CFL studies the evolving flood risks from climate change and increasing urbanization. Flood risk is directly related to beach state (e.g., width, elevation, saturation). Currently however, even the highest quality numerical models often assume a non-evolving beach. Southern California beaches exhibit a strong seasonal signal, from narrow, rocky beaches in winter to a wide, sandy beach in summer. Storms, tides and energetic waves reshape beaches daily. How do we understand these complex set of processes in coastal zones where land meets water; where the forces from ocean waves, tides, storm surge, and sea level rise crash into hydrologic forces and interact with the built environment such as storm sewers, seawalls and engineered beaches? (Credit: Pupols, 2016)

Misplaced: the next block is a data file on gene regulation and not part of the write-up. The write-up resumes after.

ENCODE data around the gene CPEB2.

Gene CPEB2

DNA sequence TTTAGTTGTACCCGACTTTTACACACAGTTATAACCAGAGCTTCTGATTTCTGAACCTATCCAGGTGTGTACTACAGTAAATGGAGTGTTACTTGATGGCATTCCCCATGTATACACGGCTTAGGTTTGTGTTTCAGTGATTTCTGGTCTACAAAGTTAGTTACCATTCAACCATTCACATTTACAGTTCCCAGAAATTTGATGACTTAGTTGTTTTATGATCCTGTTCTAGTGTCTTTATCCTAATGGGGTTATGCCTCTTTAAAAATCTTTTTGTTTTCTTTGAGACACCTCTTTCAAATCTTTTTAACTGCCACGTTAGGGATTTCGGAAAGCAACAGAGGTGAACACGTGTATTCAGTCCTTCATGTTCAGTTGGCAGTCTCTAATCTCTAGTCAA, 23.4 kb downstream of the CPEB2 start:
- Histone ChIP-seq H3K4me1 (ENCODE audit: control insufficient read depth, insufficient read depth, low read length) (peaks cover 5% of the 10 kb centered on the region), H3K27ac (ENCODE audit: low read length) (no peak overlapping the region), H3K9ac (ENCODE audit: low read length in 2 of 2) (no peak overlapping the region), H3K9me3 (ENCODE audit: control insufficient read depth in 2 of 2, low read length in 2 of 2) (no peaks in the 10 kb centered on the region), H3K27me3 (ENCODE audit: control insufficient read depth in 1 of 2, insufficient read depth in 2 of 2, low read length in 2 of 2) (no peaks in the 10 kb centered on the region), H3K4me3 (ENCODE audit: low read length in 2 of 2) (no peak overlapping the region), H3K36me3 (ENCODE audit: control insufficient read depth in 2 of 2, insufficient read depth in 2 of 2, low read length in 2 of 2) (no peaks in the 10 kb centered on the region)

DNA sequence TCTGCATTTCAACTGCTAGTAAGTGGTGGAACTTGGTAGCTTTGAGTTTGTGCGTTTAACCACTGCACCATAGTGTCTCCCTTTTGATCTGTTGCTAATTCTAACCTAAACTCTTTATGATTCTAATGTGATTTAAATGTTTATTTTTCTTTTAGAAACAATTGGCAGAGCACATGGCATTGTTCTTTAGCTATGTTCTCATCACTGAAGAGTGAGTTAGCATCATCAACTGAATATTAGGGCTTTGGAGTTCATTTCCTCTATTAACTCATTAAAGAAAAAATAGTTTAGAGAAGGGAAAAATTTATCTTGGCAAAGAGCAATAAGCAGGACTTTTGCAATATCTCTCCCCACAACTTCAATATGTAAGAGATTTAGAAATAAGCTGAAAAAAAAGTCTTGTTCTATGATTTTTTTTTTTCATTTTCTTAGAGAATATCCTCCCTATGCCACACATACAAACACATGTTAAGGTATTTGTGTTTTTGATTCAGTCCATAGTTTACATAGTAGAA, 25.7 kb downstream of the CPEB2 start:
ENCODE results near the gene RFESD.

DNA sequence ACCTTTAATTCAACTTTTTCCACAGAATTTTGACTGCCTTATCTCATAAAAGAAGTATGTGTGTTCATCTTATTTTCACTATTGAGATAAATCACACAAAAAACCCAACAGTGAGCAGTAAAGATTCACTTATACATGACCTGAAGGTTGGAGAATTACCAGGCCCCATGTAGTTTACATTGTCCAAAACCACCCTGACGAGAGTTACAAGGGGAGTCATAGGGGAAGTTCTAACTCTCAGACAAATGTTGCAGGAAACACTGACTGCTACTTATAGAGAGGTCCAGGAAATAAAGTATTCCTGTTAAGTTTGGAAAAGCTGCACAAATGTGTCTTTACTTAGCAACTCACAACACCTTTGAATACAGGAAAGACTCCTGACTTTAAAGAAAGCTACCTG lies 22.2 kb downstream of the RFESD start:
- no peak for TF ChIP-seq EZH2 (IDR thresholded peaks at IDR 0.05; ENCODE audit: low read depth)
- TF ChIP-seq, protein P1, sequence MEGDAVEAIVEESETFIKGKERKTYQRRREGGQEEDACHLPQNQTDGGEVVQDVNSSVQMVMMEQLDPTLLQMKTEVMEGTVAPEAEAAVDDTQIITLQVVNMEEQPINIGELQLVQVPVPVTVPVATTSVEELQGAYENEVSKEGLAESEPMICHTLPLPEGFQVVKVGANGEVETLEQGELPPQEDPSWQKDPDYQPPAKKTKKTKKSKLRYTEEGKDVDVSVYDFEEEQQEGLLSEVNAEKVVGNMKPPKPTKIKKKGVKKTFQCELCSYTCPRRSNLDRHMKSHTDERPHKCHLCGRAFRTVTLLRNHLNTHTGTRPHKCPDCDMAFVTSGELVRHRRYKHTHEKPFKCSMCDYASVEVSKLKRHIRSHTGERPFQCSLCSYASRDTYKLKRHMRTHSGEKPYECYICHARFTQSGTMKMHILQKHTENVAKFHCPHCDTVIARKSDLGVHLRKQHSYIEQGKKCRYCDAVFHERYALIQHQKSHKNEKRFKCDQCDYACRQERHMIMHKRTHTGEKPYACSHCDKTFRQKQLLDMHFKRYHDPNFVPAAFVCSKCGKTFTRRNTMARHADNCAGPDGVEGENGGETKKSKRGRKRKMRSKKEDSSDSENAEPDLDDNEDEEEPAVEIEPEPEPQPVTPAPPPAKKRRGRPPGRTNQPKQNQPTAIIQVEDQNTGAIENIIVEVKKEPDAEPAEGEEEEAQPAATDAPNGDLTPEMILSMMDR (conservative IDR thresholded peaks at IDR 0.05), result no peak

Numerical modeling: OlaFlow simulation of a near-breaking transient wave (Credit: MP Delisle).
UAV-derived orthoimage of UCLA’s Janss Steps.
Timu Gallien (center) and a team from the Scripps Institution of Oceanography bury one of a number of sensors along the beach in Cardiff to test the wave heights and water currents (Credit: KBPS News, 1/6/2016).
Construction of Cardiff State Beach Living Shoreline, Encinitas, California between 10/9/18 and 5/31/19 (Credit: Maria Winters).